Nortel user group execs speak out

The International Nortel Networks Users Association, based in Chicago, is a nonprofit organization with more than 5,500 members. We interviewed three of INNUA's top executives: Steve Ford, president; Victor Bohnert, executive director; and Amanda McLafferty, marketing manager.

What kind of a job is CEO Bill Owens doing?

Ford: I'm very pleased with Bill Owens' management of the company. He's taken them through the financial restatement process, and formed a lot of key alliances, which creates opportunities in other markets. Also, under Owens the company has been a big mover in the Asia-Pacific region.

Bohnert: Owens had two distinct objectives when he came on board: to straighten out the company's finances and to take the company forward from there, and he's done both of those things very well.

What would you most like to see Nortel focus on over the next 12 months?

Ford: One thing that continues to be important for Nortel is getting more end users, more customers. Our members are primarily voice managers, and they need education on the data side.

McLafferty: Although a lot of our membership is focused on voice, about a quarter of them are data managers, as well. As voice and data networks are merging, they need education, and we'd like to get Nortel to do more of that.

Are there other areas where the company can improve?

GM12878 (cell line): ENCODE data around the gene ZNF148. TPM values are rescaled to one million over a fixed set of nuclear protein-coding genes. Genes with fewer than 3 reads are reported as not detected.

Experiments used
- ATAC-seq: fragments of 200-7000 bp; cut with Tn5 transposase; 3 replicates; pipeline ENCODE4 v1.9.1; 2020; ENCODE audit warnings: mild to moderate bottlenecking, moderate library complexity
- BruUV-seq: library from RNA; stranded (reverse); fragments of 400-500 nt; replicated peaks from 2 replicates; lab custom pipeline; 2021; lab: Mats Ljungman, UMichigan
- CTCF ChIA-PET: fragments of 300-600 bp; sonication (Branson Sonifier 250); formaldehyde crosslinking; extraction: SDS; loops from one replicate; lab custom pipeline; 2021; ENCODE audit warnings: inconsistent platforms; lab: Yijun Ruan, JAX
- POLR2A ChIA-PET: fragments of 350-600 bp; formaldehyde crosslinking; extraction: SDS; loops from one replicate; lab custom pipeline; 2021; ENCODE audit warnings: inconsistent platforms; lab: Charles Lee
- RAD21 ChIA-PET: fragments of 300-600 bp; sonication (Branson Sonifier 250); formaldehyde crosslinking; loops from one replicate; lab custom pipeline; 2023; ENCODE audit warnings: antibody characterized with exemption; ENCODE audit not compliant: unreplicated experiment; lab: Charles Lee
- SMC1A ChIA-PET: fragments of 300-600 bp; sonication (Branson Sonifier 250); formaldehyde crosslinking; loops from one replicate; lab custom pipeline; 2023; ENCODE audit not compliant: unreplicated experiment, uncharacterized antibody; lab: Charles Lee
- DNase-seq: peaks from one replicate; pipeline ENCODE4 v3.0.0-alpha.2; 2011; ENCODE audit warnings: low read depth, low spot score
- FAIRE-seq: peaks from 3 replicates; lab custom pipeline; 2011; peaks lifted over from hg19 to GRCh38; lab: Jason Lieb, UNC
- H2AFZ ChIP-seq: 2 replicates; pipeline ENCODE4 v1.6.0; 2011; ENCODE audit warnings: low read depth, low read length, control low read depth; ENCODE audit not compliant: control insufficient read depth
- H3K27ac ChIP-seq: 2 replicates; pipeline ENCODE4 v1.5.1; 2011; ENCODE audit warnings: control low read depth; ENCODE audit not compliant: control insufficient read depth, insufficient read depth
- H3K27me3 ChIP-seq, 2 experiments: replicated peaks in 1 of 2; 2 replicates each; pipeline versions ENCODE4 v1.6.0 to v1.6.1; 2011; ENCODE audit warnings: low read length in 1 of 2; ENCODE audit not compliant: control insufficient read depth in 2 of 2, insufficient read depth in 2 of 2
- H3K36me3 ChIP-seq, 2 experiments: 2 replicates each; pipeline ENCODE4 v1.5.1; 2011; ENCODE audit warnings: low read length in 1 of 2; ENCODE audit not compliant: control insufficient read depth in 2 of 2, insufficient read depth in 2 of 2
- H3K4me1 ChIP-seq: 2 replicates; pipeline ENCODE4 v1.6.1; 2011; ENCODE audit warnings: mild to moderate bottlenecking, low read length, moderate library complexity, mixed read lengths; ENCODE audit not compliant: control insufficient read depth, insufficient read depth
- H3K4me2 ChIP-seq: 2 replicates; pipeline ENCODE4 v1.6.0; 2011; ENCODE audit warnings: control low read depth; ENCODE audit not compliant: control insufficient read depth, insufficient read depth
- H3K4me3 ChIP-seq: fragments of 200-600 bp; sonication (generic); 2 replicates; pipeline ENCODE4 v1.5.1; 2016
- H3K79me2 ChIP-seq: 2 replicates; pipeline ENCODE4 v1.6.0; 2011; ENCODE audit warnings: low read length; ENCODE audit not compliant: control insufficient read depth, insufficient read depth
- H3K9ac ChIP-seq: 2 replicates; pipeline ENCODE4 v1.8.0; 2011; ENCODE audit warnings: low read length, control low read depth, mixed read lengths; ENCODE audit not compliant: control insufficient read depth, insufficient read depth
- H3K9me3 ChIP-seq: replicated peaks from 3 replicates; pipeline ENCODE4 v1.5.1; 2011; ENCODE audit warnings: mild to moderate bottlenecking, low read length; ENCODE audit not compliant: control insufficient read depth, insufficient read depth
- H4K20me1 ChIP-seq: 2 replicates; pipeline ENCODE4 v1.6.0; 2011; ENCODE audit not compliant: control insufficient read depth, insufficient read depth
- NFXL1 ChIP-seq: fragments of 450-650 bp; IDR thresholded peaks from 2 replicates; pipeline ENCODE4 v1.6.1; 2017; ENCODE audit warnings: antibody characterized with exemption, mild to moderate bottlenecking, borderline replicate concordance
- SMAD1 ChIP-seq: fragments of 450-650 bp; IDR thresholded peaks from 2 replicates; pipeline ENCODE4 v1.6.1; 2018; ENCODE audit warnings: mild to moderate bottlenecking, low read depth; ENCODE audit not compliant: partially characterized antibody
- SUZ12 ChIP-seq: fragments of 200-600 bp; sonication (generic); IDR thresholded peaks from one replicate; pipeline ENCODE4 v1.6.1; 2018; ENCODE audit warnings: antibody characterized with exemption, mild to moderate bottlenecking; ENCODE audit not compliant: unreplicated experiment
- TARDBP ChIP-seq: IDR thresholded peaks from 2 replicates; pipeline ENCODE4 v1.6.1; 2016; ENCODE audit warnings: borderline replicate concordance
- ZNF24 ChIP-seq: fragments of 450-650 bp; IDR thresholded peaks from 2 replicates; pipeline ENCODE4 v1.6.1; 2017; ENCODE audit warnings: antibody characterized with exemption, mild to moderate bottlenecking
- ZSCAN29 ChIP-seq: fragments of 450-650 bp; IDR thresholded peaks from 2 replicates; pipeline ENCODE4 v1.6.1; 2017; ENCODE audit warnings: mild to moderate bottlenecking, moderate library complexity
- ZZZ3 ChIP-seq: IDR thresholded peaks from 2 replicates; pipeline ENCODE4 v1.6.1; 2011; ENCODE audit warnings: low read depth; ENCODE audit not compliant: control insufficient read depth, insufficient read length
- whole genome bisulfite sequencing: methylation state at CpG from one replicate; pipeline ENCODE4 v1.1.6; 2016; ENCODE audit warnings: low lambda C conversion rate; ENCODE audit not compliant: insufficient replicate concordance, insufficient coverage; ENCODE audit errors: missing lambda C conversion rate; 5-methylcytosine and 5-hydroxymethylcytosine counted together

Ford: They need to re-engage the distribution channel. They're the face of Nortel. Distributors are their front door.

Bohnert: When we're sitting down with Nortel, we say it's a myth that you cannot have your distribution channel engaged. Only 3% of our members buy direct from Nortel. We want to make sure the distributor is engaged both with us and with Nortel.

Is the user group concerned about Nortel's recent financial scandals?

Bohnert: If we were having this conversation months ago, we probably would have said more about the financials.

[After the financial scandal became public,] Nortel sat down with us immediately, and they took the steps to explain the issues. Bill Owens took questions from the audience, without any restrictions. They also sent an open letter to us. They're regaining their credibility. It's refreshing to see Nortel regaining confidence as a major player and a leader.

What are some of the positive steps the company has taken since the financial scandal?

Ford: They've really ramped up their advertising. Before, they relied on just their presence, but now they're actively marketing themselves. Cisco has the name recognition, and that's one reason Nortel's contract with the city of San Jose [in June for deployment of a converged network], in Cisco's backyard, was a big victory for them.

They're also putting emphasis on security, as evidenced in their partnership with Symantec. From a mobility standpoint, the Trapeze acquisition was right on track. We're looking at it as a solution here. Cisco's products don't do what they can do with that acquisition.

Bohnert: Marketing is going to be key for them. After landing the San Jose contract, they put up signs all over the expressways in the area, which is as aggressive as I've seen them.

Is the company on the right track in terms of technology?

Bohnert: Nortel is definitely doing things the right way, and they're concerned about doing things the right way. Their strategic goals are in line with what we're looking for. We walk in step with them strategically.

Back to feature: Nortel's uphill battle

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